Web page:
The first novel in the Aubrey/Maturin series, Master and Commander, was published in 1969. If you enjoy this first book you can look forward to another twenty, the last of which is an unfinished manuscript.

The story is loosely based on historical events during the Napoleonic wars. Jack Aubrey is a likeable, cheerful fellow, a strict but not tyrannical captain, an adherent to naval tradition, and one hell of a sailor. He loves music and enjoys wit and humour (though he is no wit himself). While he is a genius at sea he is quite hopeless on land and easily falls into the hands of miserable shysters who fleece him of his hard-won gains. Known as “Lucky Jack” because of his success in taking prizes, he works his way up through the ranks of the Royal Navy.

His particular friend Stephen Maturin of Irish/Catalan descent and described as quite ugly in appearance, is a qualified physician and natural philosopher who has written a book about the treatment of sailors. His botanical studies and writings underpin his reputation as a brilliant scholar.

Jack and Stephen meet through music and it is this shared love that forms the foundation of their relationship as they spend many an evening at sea playing fiddle and cello together. Steven signs with Jack as ship’s surgeon so that he can visit far-off lands to pursue his research of flora and fauna. Stephen is also a spy for the British Admiralty and often finds himself in hairy situations.


O’Brian has created two wonderful characters with great depth and psychological insight; other minor characters are well-rounded. He describes every-day life aboard a fighting ship in detail, taking the reader in for a close look at how the navy functions. One of the most important aspects of his writing is his use of language. Here is an example of how he describes some rotters: “slack-arsed, bloody-minded, flute-playing, fiddle-scraping, present-seeking, tale-bearing, double-poxed hounds.” He uses many old-fashioned words and phrases no longer used today to add much colour to the narrative. While this enhances the pleasure of reading it can at times be confusing as the meaning is not always clear. He also goes into much detail about sailing and one has to persist in learning the nautical terminology or simply let it slip past like the water rushing along the side of the ship as Jack adds more sails to coax an extra knot’s speed in his chase of a fat prey. Just the same, I now  know the difference between a spritsail and a topgallant.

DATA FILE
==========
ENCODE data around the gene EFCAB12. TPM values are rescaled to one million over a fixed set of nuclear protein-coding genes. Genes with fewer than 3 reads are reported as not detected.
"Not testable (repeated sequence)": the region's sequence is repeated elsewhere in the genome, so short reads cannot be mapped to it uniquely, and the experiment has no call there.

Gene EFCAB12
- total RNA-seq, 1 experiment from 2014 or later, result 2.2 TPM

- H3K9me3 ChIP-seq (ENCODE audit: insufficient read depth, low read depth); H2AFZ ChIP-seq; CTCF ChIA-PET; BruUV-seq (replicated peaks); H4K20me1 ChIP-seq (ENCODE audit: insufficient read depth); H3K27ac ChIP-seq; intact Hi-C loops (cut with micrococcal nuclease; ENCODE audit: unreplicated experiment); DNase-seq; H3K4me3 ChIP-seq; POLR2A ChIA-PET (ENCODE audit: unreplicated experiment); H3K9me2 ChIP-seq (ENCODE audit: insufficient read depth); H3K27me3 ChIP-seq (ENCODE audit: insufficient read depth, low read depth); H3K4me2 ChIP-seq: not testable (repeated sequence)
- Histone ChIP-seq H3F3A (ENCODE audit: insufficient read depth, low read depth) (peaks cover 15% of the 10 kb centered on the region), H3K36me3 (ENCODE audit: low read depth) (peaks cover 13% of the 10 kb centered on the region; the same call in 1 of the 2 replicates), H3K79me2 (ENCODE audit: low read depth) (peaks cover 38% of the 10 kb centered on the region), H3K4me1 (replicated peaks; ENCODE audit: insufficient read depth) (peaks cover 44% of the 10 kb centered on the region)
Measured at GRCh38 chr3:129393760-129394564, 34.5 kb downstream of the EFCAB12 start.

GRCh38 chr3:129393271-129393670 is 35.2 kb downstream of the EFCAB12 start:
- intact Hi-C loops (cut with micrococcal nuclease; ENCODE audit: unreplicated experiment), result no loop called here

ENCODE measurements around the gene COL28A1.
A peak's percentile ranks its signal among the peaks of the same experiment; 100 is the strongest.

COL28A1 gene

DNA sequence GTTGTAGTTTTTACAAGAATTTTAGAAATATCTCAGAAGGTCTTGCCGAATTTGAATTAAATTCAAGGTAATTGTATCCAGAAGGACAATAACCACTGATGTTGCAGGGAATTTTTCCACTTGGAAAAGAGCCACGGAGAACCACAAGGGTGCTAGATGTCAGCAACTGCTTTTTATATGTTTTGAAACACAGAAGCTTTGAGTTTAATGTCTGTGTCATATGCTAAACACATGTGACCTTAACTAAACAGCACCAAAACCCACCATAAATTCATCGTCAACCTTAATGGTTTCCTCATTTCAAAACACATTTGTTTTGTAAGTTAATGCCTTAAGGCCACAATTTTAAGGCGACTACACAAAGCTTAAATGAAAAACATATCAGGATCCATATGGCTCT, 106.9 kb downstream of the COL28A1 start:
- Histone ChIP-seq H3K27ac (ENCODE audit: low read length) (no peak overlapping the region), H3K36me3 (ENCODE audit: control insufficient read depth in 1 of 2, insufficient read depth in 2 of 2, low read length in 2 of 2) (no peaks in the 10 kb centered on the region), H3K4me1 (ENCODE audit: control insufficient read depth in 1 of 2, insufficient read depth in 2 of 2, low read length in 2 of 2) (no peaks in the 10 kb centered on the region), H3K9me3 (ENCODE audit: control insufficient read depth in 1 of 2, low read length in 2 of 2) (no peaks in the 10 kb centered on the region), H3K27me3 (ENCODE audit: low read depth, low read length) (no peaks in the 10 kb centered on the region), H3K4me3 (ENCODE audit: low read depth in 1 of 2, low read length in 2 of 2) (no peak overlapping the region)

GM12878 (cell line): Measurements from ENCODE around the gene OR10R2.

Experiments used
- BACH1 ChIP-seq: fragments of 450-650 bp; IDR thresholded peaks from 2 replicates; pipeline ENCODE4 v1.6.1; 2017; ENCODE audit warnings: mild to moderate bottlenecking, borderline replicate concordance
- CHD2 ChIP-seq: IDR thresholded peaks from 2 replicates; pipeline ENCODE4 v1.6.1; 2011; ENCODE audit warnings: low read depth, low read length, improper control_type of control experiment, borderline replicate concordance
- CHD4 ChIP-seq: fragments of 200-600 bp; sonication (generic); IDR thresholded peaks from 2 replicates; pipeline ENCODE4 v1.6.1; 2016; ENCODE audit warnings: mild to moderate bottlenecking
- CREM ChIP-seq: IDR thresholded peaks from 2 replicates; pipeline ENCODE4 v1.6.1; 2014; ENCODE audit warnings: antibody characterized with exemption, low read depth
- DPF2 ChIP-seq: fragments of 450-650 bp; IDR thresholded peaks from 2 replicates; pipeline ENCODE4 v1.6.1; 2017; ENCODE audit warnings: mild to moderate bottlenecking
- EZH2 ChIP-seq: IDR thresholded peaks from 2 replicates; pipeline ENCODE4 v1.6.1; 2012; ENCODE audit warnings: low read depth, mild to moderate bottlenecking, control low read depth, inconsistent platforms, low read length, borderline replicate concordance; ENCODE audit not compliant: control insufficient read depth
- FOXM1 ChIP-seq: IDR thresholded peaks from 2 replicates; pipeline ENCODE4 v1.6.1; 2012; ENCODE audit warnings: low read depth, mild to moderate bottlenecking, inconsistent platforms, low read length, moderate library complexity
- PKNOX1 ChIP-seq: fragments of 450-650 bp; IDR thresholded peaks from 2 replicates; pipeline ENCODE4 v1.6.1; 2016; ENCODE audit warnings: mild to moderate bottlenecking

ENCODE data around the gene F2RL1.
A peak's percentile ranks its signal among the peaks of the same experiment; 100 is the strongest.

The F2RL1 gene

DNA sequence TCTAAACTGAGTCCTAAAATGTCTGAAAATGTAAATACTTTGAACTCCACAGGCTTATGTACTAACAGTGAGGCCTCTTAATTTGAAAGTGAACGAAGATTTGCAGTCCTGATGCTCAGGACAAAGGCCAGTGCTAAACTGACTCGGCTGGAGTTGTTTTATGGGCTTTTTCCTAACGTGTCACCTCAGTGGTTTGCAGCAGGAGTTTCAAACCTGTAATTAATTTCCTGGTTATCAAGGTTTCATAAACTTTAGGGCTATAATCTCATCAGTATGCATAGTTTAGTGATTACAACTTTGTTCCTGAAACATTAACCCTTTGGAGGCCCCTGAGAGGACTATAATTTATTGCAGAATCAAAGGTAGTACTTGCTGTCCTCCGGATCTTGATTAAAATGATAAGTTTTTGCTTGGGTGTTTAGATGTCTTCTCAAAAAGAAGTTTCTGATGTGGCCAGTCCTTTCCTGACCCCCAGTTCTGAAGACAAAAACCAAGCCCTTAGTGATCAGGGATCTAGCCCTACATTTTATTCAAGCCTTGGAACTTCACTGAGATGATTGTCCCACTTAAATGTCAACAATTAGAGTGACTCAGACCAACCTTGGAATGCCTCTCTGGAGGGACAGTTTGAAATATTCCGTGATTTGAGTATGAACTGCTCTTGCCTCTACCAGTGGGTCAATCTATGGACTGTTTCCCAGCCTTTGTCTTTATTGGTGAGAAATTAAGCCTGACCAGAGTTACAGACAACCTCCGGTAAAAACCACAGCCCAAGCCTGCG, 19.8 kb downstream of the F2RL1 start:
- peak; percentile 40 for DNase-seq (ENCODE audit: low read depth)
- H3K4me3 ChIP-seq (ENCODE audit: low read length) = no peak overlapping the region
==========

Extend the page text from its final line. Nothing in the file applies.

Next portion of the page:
Master and Commander: Far Side of the World is also a 2003 film starring Russell Crowe as Jack and Paul Bettany as Stephen, which is based on three of the Aubrey/Maturin novels.

Richard Carroll

Where to obtain this book (and the rest of the series as well).

Hard back, paper back and Kindle ebook, Click here to go to Amazon Australia.

To get an ePub version, Click here.

A bit about the reviewer:

Richard Carroll grew up in Far North Queensland, Australia. In his younger days, he worked in a variety of jobs and travelled extensively around the world. He lived in France for 18 years where he had a short book on meditation published in French in 1992. In 2003 he had an environmental workbook for secondary students Ecosystems and Indigenous Peoples of the World published by Knowledge Books and Software in Brisbane. Richard obtained a BA at University of Queensland in 2006 with majors in Writing and Environmental Studies. He achieved first class Honours in 2009 at Queensland University of Technology (QUT) with a memoir set in France. Richard completed a PhD in creative writing at QUT in 2014, which led to the publishing of the historical novel, Turrwan.

p.s. I shall be posting a review and details about where you can buy his last work in a short while.

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